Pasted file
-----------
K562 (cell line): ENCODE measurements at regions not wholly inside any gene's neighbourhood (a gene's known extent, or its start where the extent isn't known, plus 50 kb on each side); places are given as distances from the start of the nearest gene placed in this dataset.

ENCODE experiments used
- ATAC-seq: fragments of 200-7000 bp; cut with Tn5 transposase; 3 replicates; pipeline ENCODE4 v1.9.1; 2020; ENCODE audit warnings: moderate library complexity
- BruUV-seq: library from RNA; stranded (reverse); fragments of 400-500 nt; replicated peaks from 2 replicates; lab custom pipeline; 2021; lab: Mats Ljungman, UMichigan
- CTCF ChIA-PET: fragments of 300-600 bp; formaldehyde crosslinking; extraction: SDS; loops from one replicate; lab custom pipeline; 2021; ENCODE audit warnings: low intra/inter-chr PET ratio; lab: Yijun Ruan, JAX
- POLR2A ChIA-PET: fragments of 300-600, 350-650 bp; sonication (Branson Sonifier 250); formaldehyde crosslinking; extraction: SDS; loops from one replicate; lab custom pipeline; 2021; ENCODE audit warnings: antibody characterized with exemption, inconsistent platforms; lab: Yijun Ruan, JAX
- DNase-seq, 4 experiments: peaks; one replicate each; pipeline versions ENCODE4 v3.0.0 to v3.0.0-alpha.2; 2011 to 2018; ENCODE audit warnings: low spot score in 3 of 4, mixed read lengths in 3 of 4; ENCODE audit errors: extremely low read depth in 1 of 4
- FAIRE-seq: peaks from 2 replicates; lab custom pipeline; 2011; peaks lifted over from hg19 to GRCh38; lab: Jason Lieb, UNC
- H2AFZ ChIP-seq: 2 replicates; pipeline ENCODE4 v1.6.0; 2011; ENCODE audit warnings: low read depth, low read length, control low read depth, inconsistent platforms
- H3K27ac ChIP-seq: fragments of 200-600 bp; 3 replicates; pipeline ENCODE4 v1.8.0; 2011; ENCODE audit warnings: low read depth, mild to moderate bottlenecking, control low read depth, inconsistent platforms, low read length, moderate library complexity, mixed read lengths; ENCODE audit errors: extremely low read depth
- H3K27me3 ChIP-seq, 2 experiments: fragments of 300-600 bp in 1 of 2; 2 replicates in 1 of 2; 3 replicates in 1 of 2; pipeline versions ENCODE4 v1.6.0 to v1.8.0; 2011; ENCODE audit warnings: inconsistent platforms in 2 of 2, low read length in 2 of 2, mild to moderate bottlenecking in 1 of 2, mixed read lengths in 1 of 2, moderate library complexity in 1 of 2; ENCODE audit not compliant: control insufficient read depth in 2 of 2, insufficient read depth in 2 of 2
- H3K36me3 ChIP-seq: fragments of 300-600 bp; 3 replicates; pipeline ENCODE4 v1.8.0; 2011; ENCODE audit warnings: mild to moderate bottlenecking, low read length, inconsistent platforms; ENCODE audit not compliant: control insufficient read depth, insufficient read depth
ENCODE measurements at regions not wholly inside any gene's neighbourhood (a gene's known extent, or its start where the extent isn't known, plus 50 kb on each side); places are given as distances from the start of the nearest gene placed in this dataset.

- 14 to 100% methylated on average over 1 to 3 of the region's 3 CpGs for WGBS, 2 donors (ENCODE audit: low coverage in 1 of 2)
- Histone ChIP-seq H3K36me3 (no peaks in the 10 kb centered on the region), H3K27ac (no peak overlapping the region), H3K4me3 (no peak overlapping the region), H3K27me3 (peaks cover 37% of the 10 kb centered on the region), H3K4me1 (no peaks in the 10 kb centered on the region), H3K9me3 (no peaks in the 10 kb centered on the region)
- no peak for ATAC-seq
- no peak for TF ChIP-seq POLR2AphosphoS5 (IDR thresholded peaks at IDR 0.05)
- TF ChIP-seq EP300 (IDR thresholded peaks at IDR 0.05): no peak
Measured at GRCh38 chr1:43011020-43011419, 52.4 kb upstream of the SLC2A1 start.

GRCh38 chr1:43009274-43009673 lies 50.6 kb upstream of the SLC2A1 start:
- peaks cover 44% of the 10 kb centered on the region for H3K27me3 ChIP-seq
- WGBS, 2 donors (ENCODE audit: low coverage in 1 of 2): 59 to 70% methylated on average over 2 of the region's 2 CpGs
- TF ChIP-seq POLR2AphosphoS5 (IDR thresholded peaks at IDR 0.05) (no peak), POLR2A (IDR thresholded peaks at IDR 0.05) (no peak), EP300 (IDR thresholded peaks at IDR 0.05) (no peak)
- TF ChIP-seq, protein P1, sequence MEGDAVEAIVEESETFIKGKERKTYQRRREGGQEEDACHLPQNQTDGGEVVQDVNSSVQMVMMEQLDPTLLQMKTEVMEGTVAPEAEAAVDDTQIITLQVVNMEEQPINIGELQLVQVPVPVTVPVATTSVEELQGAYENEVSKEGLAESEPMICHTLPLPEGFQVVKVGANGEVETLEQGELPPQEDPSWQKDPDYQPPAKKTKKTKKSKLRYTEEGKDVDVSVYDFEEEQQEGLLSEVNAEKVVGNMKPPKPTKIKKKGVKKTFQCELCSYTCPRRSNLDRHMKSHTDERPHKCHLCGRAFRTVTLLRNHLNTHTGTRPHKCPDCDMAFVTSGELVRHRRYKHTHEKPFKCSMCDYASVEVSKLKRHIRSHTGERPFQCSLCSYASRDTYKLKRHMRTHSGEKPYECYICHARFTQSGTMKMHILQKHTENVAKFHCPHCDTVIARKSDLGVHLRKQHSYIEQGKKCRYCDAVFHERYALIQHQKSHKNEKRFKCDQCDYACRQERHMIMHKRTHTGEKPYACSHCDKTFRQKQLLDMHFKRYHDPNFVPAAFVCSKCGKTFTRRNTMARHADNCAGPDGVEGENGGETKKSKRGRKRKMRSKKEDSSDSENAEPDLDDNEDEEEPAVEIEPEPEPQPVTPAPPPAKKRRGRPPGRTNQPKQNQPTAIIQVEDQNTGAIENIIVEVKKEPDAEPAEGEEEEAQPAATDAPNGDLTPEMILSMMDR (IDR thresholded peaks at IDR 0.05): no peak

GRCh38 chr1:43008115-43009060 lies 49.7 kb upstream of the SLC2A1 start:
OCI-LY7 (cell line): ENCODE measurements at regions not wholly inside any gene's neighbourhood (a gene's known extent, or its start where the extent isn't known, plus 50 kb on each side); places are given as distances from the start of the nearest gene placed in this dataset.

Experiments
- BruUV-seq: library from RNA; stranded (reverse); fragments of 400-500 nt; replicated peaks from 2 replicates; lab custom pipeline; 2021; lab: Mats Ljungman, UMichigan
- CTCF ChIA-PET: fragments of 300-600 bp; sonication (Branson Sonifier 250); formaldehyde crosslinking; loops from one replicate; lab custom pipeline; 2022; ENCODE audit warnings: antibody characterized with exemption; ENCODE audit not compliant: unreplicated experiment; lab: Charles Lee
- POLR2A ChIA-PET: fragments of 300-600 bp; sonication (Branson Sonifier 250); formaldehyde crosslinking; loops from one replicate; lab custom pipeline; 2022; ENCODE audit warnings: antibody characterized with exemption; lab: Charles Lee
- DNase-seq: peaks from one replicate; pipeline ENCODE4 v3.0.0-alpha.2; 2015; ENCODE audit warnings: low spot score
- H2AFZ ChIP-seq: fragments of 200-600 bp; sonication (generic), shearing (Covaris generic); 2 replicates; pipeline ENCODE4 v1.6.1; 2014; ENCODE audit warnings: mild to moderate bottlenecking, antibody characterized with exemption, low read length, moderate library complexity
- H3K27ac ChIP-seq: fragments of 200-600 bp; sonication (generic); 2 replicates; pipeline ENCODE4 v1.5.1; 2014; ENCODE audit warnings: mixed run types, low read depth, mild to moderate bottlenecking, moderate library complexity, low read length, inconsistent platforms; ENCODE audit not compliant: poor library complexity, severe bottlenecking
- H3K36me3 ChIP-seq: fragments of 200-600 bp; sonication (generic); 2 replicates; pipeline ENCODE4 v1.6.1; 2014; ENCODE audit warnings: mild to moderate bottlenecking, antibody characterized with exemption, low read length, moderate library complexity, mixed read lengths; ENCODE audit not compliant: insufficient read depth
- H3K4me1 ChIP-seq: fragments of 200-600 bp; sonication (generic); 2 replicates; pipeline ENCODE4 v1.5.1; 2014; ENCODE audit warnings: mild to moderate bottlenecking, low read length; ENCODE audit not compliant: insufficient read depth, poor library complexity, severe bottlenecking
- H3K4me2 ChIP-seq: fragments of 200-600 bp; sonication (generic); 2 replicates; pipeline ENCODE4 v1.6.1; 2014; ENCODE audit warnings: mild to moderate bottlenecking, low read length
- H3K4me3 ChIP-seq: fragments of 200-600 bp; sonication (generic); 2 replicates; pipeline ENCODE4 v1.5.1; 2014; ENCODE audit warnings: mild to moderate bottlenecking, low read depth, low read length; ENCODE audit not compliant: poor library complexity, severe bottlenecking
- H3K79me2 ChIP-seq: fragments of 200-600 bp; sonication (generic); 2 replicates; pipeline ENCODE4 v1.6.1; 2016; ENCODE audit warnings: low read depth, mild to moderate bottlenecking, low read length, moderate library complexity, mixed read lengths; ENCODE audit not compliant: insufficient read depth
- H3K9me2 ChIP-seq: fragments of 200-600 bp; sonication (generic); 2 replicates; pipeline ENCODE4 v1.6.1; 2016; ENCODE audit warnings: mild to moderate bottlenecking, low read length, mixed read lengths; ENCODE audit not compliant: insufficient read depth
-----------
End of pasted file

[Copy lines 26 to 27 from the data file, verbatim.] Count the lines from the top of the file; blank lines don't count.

OCI-LY7 (cell line): ENCODE measurements at regions not wholly inside any gene's neighbourhood (a gene's known extent, or its start where the extent isn't known, plus 50 kb on each side); places are given as distances from the start of the nearest gene placed in this dataset.

Experiments